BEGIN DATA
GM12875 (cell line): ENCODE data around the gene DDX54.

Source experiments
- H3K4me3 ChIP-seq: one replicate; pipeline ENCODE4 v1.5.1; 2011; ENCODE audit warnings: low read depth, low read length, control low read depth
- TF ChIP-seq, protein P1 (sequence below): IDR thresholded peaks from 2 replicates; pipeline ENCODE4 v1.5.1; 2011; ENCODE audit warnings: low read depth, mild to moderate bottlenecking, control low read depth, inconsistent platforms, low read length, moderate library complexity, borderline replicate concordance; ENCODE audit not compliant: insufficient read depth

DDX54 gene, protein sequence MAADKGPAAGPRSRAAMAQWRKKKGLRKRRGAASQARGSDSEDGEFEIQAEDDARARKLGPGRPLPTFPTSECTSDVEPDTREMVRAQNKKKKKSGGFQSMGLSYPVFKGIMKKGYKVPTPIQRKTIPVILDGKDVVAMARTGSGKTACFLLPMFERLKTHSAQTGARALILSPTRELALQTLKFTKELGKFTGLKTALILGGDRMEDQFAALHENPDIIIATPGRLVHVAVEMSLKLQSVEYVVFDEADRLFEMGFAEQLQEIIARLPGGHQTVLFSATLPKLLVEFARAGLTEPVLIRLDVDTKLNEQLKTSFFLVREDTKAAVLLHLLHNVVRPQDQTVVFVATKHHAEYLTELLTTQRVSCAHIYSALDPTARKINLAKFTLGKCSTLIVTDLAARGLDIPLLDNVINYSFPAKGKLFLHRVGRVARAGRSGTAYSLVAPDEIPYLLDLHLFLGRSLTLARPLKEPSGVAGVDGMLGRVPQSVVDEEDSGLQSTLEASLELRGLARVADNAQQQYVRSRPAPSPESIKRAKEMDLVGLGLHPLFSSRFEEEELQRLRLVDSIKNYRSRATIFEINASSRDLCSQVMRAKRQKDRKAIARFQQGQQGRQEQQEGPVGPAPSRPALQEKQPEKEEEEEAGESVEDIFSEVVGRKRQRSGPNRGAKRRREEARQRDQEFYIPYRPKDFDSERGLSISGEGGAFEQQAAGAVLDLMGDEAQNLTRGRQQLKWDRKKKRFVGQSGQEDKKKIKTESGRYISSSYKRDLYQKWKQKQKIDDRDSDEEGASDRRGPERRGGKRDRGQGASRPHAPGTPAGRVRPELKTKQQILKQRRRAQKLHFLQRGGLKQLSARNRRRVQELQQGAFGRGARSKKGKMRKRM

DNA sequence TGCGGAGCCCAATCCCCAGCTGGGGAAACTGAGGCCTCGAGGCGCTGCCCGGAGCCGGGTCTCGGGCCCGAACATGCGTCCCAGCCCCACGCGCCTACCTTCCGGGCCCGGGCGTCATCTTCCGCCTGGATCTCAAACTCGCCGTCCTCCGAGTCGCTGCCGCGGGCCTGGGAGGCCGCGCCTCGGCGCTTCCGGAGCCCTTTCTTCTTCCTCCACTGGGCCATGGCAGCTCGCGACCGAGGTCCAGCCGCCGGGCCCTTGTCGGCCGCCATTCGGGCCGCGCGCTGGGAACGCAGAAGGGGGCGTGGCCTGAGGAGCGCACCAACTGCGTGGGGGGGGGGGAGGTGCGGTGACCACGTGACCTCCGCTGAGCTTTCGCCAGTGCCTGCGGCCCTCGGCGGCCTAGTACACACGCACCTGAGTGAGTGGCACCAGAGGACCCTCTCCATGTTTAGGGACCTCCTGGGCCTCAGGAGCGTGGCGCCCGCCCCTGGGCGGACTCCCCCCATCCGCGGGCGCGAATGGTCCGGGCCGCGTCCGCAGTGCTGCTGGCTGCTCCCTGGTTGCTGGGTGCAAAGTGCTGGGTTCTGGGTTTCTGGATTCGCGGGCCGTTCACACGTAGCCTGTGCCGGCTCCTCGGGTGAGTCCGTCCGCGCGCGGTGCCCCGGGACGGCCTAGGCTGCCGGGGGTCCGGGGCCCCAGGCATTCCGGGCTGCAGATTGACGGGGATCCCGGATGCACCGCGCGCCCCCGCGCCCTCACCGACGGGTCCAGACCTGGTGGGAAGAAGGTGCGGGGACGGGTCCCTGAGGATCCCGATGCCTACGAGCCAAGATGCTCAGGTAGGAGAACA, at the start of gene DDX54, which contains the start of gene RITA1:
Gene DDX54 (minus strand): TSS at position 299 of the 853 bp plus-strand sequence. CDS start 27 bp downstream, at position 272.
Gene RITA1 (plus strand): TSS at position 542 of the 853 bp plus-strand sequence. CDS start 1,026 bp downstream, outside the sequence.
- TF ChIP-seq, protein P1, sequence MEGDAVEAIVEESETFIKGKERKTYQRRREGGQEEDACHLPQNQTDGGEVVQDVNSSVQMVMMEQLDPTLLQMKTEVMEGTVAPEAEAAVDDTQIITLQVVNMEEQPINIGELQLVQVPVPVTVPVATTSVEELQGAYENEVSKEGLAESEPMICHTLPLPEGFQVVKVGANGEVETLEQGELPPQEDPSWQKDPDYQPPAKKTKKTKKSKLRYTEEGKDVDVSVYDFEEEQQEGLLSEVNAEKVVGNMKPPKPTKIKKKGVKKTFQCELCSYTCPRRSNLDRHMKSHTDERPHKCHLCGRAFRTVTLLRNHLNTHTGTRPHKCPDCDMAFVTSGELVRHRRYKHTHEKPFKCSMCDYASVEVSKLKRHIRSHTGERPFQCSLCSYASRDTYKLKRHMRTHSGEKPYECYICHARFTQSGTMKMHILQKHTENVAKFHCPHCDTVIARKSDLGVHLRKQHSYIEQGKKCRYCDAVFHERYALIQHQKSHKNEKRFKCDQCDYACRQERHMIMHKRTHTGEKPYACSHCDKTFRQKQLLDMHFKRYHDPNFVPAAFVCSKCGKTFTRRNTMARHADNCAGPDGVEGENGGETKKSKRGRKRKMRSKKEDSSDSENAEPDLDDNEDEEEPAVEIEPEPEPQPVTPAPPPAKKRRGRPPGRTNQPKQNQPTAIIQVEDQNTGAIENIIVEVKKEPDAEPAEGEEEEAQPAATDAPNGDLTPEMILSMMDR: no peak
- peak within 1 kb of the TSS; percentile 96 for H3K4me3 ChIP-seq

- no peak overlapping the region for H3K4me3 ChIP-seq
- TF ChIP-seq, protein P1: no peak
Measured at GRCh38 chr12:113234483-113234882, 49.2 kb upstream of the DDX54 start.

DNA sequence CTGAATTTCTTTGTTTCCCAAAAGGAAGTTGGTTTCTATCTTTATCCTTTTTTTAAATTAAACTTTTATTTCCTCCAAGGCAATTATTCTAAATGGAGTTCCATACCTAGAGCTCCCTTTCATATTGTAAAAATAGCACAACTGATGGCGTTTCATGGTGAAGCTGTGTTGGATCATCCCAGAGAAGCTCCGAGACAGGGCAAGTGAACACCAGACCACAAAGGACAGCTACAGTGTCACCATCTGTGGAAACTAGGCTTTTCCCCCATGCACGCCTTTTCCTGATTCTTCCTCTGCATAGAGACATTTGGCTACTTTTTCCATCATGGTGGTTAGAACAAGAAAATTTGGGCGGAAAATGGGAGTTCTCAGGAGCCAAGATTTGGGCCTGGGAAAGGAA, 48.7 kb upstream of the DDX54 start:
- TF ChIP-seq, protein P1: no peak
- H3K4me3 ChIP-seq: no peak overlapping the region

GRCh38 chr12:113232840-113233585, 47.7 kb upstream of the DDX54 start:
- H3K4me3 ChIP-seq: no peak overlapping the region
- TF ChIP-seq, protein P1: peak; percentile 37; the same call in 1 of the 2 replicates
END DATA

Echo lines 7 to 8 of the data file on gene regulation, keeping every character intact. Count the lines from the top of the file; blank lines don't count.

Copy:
Gene DDX54 (minus strand): TSS at position 299 of the 853 bp plus-strand sequence. CDS start 27 bp downstream, at position 272.
Gene RITA1 (plus strand): TSS at position 542 of the 853 bp plus-strand sequence. CDS start 1,026 bp downstream, outside the sequence.